(Vv. 5991-6148.) So they talked until their conversation ceased, and then produced the knights in the middle of the court. Then all the people crowd about, as people are wont to do when they wish to witness blows in battle or in joust. But those who were about to fight did not recognise each other, though their relations were wont to be very affectionate. Then do they not love each other now? I would answer you both "yes" and "no." And I shall prove that each answer is correct. In truth, my lord Gawain loves Yvain and regards him as his companion, and so does Yvain regard him, wherever he may be. Even here, if he knew who he was, he would make much of him, and either one of them would lay down his head for the other before he would allow any harm to come to him. Is not that a perfect and lofty love? Yes, surely. But, on the other hand, is not their hate equally manifest? Yes; for it is a certain thing that doubtless each would be glad to have broken the other's head, and so to have injured him as to cause his humiliation. Upon my word, it is a wondrous thing, that Love and mortal Hate should dwell together. God! How can two things so opposed find lodging in the same dwelling-place? It seems to me they cannot live together; for one could not dwell with the other, without giving rise to noise and contention, as soon as each knew of the other's presence. But upon the ground- floor there may be several apartments: for there are halls and sleeping-rooms. It may be the same in this case: I think Love had ensconced himself in some hidden room, while Hate had betaken herself to the balconies looking on the high-road, because she wishes to be seen. Just now Hate is in the saddle, and spurs and pricks forward as she can, to get ahead of Love who is indisposed to move. Ah! Love, what has become of thee? Come out now, and thou shalt see what a host has been brought up and opposed to thee by the enemies of thy friends. The enemies are these very men who love each other with such a holy love for love, which is neither false nor feigned, is a precious and a holy thing. In this case Love is completely blind, and Hate, too, is deprived of sight. For if Love had recognised these two men, he must have forbidden each to attack the other, or to do any thing to cause him harm. In this respect, then, Love is blind and discomfited and beguiled; for, though he sees them, he fails to recognise those who rightly belong to him. And though Hate is unable to tell why one of them should hate the other, yet she tries to engage them wrongfully, so that each hates the other mortally. You know, of course, that he cannot be said to love a man who would wish to harm him and see him dead. How then? Does Yvain wish to kill his friend, my lord Gawain? Yes, and the desire is mutual. Would, then, my lord Gawain desire to kill Yvain with his own hands, or do even worse than I have said? Nay, not really, I swear and protest. One would not wish to injure or harm the other, in return for all that God has done for man, or for all the empire of Rome. But this, in turn, is a lie of mine, for it is plainly to be seen that, with lance raised high in rest, each is ready to attack the other, and there will be no restraint of the desire of each to wound the other with intent to injure him and work him woe. Now tell me! When one will have defeated the other, of whom can he complain who has the worst of it? For if they go so far as to come to blows, I am very much afraid that they will continue the battle and the strife until victory be definitely decided. If he is defeated, will Yvain be justified in saying that he has been harmed and wronged by a man who counts him among his friends, and who has never mentioned him but by the name of friend or companion? Or, if it comes about perchance that Yvain should hurt him in turn, or defeat him in any way, will Gawain have the right to complain? Nay, for he will not know whose fault it is. In ignorance of each other's identity, they both drew off and took their distance. At this first shock, their lances break, though they were stout, and made of ash. Not a word do they exchange, for if they had stopped to converse their meeting would have been different. In that case, no blow would have been dealt with lance or sword; they would have kissed and embraced each other rather than sought each other's harm. For now they attack each other with injurious intent. The condition of the swords is not improved, nor that of the helmets and shields, which are dented and split; and the edges of the swords are nicked and dulled. For they strike each other violently, not with the fiat of the swords, but with the edge, and they deal such blows with the pommels upon the nose- guards and upon the neck, forehead and cheeks, that they are all marked black and blue where the blood collects beneath the skin. And their hauberks are so torn, and their shields so broken in pieces, that neither one escaped without wounds. Their breath is almost exhausted with the labour of the strife; they hammer away at each other so lustily that every hyacinth and emerald set in their helmets is crushed and smashed. For they give each other such a battering with their pommels upon the helmets that they are quite stunned, as they almost beat out each other's brains. The eyes in their heads gleam like sparks, as, with stout square fists, and strong nerves, and hard bones, they strike each other upon the mouth as long as they can grip their swords, which are of great service to them in dealing their heavy blows.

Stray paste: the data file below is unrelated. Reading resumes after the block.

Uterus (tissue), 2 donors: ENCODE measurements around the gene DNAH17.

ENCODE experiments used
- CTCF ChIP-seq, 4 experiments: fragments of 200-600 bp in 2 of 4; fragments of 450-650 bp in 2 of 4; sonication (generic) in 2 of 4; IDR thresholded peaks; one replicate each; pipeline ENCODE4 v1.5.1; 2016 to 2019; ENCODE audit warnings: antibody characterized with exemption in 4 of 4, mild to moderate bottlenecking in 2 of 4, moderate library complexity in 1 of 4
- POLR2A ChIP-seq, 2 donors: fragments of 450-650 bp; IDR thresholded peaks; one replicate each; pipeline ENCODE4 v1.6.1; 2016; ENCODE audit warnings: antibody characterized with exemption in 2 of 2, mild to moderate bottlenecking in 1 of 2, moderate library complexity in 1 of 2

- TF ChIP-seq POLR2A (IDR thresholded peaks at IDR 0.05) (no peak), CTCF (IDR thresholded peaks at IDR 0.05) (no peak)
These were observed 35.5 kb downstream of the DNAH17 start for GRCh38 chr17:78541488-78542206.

(Vv. 6149-6228.) When they had for a long time strained themselves, until the helmets were crushed, and the hauberks' meshes were torn apart with the hammering of the swords, and the shields were split and cracked, they drew apart a little to give their pulse a rest and to catch their breath again. However, they do not long delay, but run at each other again more fiercely than before. And all declare that they never saw two more courageous knights. "This fight between them is no jest, but they are in grim earnest. They will never be repaid for their merits and deserts." The two friends, in their bitter struggle, heard these words, and heard how the people were talking of reconciling the two sisters; but they had no success in placating the elder one. And the younger one said she would leave it to the King, and would not gainsay him in anything. But the elder one was so obstinate that even the Queen Guinevere and the knights and the King and the ladies and the townspeople side with the younger sister, and all join in beseeching the King to give her a third or a fourth part of the land in spite of the elder sister, and to separate the two knights who had displayed such bravery, for it would be too bad if one should injure the other or deprive him of any honour. And the King replied that he would take no hand in making peace, for the elder sister is so cruel that she has no desire for it. All these words were heard by the two, who were attacking each other so bitterly that all were astonished thereat; for the battle is waged so evenly that it is impossible to judge which has the better and which the worse. Even the two men themselves, who fight, and who are purchasing honour with agony, are filled with amazement and stand aghast, for they are so well matched in their attack, that each wonders who it can be that withstands him with such bravery. They fight so long that the day draws on to night, while their arms grow weary and their bodies sore, and the hot, boiling blood flows from many a spot and trickles down beneath their hauberks: they are in such distress that it is no wonder if they wish to rest. Then both withdraw to rest themselves, each thinking within himself that, however long he has had to wait, he now at last has met his match. For some time they thus seek repose, without daring to resume the fight. They feel no further desire to fight, because of the night which is growing dark, and because of the respect they feel for each other's might. These two considerations keep them apart, and urge them to keep the peace. But before they leave the field they will discover each other's identity, and joy and mercy will be established between them.